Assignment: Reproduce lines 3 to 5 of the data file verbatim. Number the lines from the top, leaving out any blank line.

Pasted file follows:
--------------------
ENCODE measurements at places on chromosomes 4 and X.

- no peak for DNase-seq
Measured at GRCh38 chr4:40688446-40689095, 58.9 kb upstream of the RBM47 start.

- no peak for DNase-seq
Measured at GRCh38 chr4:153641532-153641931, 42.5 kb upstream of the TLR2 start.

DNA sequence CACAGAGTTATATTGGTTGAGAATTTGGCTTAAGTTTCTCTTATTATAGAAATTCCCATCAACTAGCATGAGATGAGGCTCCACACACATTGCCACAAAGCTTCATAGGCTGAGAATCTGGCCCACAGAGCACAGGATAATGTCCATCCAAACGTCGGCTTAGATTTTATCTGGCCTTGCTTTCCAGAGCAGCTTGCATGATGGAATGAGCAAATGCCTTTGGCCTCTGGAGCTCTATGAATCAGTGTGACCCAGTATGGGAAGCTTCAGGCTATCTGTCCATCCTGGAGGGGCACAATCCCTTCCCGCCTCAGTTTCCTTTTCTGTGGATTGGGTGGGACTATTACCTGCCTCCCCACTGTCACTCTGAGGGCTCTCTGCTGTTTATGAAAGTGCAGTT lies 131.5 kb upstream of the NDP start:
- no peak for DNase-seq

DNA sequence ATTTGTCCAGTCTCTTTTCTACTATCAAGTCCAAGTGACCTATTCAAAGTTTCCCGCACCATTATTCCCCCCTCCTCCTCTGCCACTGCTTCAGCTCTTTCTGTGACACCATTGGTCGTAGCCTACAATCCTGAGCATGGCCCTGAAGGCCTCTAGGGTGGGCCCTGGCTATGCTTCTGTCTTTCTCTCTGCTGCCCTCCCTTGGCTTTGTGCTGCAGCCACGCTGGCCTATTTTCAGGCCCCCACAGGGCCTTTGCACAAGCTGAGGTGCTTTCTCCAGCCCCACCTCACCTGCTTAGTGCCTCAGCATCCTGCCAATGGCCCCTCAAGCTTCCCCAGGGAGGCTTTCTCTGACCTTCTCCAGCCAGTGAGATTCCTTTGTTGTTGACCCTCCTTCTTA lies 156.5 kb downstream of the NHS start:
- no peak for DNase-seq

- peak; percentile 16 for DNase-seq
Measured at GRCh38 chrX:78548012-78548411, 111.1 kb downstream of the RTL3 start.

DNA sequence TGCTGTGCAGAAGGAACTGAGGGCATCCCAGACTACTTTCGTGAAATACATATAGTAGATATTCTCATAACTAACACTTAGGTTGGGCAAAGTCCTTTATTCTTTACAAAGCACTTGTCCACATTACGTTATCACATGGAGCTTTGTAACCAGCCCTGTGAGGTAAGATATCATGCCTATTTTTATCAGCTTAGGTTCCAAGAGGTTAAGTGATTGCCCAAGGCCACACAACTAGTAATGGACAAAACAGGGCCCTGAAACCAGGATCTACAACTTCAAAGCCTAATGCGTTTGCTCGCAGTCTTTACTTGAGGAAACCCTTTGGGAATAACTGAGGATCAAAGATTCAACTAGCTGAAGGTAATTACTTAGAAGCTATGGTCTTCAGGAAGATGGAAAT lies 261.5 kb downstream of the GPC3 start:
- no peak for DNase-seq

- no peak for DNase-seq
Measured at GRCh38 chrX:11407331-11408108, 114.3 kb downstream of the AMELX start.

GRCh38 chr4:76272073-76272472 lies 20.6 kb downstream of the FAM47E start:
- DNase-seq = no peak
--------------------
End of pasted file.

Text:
Measured at GRCh38 chr4:40688446-40689095, 58.9 kb upstream of the RBM47 start.

- no peak for DNase-seq
Measured at GRCh38 chr4:153641532-153641931, 42.5 kb upstream of the TLR2 start.